The Q&A law | Compulsory vaccinations a sensitive subject for some college students | Columns

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Can a university require its students to be vaccinated before entering its premises and attending classes?

Yes So far.

You may have heard the headlines where eight Indiana University students filed a lawsuit in federal court, asking the court to declare that the mandatory vaccination policy for IU students violates their constitutional rights to freedom. The students sought an injunction until a full trial on all the merits of the case was held.

Remember that an injunction is a court order requiring someone to do or not do something. Here, the students asked the court to ban IU from implementing its mandatory vaccination policy until a trial is completed with a final decision.

However, to get a judge to issue an injunction in federal court – like many state laws dealing with injunctions – the party seeking the injunction must convince the judge of certain things. These elements are: 1) strong evidence that they are likely to succeed on the merits of their claims; 2) that they will suffer irreparable harm if the injunction is not granted; and 3) the balance of prejudice and the public interest favor such a remedy.

The federal judge rejected the injunction request. This does not mean that the judge definitively ruled that the students had not proved their unconstitutionality. It simply means that they have not convinced the judge that they are likely to succeed on their merits, would not suffer irreparable harm if the injunction is not granted, and the balance favors the public interest by allowing the immunization mandate to move forward at this time.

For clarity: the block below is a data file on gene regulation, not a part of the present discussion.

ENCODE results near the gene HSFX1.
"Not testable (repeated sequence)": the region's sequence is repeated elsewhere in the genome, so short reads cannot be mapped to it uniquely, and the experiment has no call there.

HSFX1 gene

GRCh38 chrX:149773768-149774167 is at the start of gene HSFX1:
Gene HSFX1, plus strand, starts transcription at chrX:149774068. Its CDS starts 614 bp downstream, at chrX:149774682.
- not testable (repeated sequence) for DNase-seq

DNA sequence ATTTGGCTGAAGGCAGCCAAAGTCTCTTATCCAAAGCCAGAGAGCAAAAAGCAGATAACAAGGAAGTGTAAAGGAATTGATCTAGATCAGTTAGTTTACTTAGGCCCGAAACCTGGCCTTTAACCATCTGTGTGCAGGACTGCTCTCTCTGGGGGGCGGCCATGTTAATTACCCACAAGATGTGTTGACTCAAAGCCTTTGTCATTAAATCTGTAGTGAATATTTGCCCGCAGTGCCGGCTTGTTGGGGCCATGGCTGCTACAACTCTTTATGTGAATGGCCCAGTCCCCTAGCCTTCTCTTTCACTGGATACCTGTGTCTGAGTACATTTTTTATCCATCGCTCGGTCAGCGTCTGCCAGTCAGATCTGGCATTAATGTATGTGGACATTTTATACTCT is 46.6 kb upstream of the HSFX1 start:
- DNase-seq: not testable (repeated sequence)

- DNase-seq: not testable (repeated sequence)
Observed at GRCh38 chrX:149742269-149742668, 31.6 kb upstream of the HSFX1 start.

The students quickly appealed against this denial of the injunction request, which a losing party can do. The federal court of appeal to which the refusal was appealed also refused to issue an injunction.

Procedurally, the loser of the injunction can then ask the Supreme Court judge who is administratively responsible for overseeing the federal appeals court in question to review the decision and overturn it himself. Or he / she can ask his fellow judges for a joint decision on the immediate question of whether an injunction should be granted.

In this case, the appeals court in question is part of the administrative fiefdom of Judge Amy Corbett, appointed by Trump. She rejected the students’ request to quash the denial of the injunction by the lower courts. She did so without commenting. And she did so without asking her Supreme Court brothers to jointly rule.

However, students can still go ahead and try to prove that the vaccination mandate is unenforceable under their constitutional rights.

But here’s the thing about losing a pre-trial injunction claim on the merits of your case: if the trial and appellate judges report that you are not likely to win on the merits of your claim. , Are you having problems.

However, the story of whether a university can require vaccinations is not yet fully written. As is the story of whether mandatory vaccinations by employers, elementary schools, public housing or public transport services are legal.

The legal war waged by many Americans (and some of their state governors) to try to stop the government from trying to stop COVID-19 is as persistent as COVID-19’s vital war against the human population.

And as much an enigma shrouded in a mystery within an enigma as the disease itself.

Brett Kepley is a lawyer with Land of Lincoln Legal Aid Inc. Send your questions to The Law Q&A, 302 N. First St., Champaign, IL 61820.


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